These days, new species are usually only discovered with the aid of a microscope (i.e. bacteria) or a deep-sea submersible. One recent exception, however, is the discovery of a new carnivore in Madagascar, named Durrell’s vontsira or (formally) as Salanoia durrelli. It was named in honour of Gerry Durrell, a well-known British naturalist who died in 1995. Durrell’s vontsira is a mongoose, in the same family as the better-known Salanoia concolor or brown-tailed mongoose. It is small with red-brown fur, weighs about 1.5 pounds, and stretches about 12-13 inches long.
Although the “discovery” of Durrell’s vontsira was only made in 2010, the animal which prompted the discovery was actually first captured and photographed in 2004. The Durrell Wildlife Conservation Trust (founded by the Durrell after whom the new mongoose is named) had been surveying the bamboo lemur population in Madagascar’s Lac Alaotra wetlands when it captured and released a Durrell’s vontsira. Only afterwards did the photos taken of the creature confirm it was not the same as the better-known mongoose. The following year, the Trust was able to capture two more of the animals in the same region and killed one to do further studies. It was this study which prompted the eventual publication, in 2010, of a paper describing the discovery.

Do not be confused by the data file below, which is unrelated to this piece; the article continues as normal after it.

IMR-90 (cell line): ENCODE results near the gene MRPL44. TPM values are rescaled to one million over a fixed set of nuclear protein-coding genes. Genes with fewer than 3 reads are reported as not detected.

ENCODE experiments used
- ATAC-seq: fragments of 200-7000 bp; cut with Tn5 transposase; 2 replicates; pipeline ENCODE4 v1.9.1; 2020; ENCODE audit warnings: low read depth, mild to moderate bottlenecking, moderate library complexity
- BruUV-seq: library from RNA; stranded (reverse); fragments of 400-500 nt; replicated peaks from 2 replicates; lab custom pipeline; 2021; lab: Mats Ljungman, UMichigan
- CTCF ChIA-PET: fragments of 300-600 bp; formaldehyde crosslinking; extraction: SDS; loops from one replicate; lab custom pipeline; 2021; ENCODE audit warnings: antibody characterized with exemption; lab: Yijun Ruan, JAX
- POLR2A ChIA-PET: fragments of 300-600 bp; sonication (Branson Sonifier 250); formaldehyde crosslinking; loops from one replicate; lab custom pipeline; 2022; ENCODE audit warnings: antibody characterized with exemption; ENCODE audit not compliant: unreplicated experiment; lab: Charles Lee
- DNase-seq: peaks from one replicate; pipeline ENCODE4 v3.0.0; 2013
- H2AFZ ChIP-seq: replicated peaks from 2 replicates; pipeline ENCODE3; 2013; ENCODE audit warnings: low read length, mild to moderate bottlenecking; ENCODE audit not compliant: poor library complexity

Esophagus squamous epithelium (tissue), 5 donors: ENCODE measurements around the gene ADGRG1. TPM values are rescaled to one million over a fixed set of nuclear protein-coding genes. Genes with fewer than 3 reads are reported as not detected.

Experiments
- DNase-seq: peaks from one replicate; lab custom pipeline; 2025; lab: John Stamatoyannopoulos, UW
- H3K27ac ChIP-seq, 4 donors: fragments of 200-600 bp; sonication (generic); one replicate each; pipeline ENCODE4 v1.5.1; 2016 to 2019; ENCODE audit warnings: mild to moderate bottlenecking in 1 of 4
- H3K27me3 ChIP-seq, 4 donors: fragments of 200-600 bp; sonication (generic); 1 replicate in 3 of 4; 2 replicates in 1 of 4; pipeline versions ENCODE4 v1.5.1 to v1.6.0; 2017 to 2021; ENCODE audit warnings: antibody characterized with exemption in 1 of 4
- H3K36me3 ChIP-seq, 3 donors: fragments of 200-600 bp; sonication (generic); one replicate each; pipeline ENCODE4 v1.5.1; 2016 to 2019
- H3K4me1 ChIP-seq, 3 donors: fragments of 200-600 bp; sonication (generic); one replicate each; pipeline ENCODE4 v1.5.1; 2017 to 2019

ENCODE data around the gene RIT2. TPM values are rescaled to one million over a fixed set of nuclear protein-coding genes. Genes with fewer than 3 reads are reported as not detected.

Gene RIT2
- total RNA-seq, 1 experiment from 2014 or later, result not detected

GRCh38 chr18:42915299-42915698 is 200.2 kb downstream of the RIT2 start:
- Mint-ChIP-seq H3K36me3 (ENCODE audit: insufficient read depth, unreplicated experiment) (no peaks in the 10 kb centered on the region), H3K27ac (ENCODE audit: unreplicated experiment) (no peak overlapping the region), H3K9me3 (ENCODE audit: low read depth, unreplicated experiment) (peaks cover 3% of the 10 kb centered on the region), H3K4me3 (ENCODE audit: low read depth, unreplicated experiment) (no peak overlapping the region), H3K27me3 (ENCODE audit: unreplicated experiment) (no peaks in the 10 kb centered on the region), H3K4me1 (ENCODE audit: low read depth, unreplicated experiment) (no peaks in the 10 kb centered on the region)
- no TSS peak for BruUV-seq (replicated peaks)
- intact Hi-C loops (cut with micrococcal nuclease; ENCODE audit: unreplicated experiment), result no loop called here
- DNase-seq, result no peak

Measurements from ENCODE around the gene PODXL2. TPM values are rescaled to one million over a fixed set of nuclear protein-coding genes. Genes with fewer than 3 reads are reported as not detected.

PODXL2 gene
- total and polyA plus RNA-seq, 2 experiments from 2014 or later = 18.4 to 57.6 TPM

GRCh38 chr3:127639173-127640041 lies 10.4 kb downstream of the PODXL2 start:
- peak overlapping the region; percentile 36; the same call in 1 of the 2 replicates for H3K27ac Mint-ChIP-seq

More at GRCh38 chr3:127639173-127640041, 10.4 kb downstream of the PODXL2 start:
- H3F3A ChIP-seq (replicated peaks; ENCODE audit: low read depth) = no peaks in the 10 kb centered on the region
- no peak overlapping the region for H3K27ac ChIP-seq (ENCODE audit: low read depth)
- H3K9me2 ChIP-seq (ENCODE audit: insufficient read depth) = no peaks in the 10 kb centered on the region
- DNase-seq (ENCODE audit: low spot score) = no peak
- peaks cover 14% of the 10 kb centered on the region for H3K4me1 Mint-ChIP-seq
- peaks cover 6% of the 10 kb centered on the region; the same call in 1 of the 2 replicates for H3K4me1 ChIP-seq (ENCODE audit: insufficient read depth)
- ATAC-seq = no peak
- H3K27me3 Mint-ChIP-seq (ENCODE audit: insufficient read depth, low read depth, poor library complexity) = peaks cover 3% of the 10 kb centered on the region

So far, Durrell’s vontsira is known only to inhabit marshlands in the Lac Alaotra region. The specimens captured were in Andreba, a marsh located several thousand feet above sea level. One was swimming, possibly fleeing; the other two were found floating on matted plants. Despite the fact that it has been placed in the same genus as the brown-tailed mongoose, this suggests that the species behave quite differently – the mongoose also lives in Madagascar, but it prefers dry forest areas, not swamps. A species from another genus, the marsh mongoose (found throughout most of sub-Saharan Africa), might be a better model of the new species’s behaviour.
Unfortunately, if Durrell’s vontsira really is limited to a small habitat in Lac Alaotra, this means it may already be threatened or even endangered by human behaviour. The region is named after Madagascar’s largest lake, Lake Alaotra, which is surrounded by shallow lakes and wetlands. The region has been stripped of much of its forests by human residents, and converted to rice production. The result has been erosion, introduction of foreign species, and increased pressure on native wildlife, probably including Durrell’s vontsira.